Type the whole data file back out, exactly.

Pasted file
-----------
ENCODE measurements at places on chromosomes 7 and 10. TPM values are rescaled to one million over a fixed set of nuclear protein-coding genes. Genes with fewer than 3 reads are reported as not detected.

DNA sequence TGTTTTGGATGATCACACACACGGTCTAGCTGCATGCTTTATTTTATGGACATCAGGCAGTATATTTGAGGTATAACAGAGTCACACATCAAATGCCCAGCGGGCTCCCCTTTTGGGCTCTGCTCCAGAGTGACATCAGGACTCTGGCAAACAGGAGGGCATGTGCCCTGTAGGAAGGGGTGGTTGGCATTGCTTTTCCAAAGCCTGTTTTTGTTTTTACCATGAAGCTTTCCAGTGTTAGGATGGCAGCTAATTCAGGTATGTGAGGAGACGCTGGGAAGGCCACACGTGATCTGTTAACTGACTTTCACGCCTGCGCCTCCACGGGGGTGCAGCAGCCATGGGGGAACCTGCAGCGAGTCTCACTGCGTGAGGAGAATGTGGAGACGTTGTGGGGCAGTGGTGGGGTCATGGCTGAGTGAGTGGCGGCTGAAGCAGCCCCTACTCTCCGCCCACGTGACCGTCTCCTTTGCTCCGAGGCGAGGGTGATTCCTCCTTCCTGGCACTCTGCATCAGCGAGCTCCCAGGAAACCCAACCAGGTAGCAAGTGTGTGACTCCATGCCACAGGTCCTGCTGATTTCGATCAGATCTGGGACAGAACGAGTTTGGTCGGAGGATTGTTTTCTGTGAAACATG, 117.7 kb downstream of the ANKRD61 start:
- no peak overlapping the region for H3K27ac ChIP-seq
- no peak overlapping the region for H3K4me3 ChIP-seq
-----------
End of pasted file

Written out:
ENCODE measurements at places on chromosomes 7 and 10. TPM values are rescaled to one million over a fixed set of nuclear protein-coding genes. Genes with fewer than 3 reads are reported as not detected.

DNA sequence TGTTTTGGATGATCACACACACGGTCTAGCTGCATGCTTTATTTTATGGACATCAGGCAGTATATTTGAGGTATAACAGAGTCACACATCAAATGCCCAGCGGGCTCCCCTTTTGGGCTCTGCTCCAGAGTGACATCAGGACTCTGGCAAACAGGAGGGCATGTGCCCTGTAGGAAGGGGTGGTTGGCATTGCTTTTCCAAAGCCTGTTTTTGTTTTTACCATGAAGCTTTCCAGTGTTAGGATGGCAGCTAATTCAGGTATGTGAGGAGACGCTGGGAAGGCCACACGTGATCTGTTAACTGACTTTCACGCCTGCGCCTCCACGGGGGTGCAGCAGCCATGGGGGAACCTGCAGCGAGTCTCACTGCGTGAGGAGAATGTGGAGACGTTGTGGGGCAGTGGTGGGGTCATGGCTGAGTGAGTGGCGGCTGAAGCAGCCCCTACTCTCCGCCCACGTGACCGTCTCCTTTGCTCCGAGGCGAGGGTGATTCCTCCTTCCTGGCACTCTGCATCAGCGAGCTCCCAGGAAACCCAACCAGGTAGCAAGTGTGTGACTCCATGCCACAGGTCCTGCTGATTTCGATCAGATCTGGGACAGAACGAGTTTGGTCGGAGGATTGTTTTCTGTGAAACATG, 117.7 kb downstream of the ANKRD61 start:
- no peak overlapping the region for H3K27ac ChIP-seq
- no peak overlapping the region for H3K4me3 ChIP-seq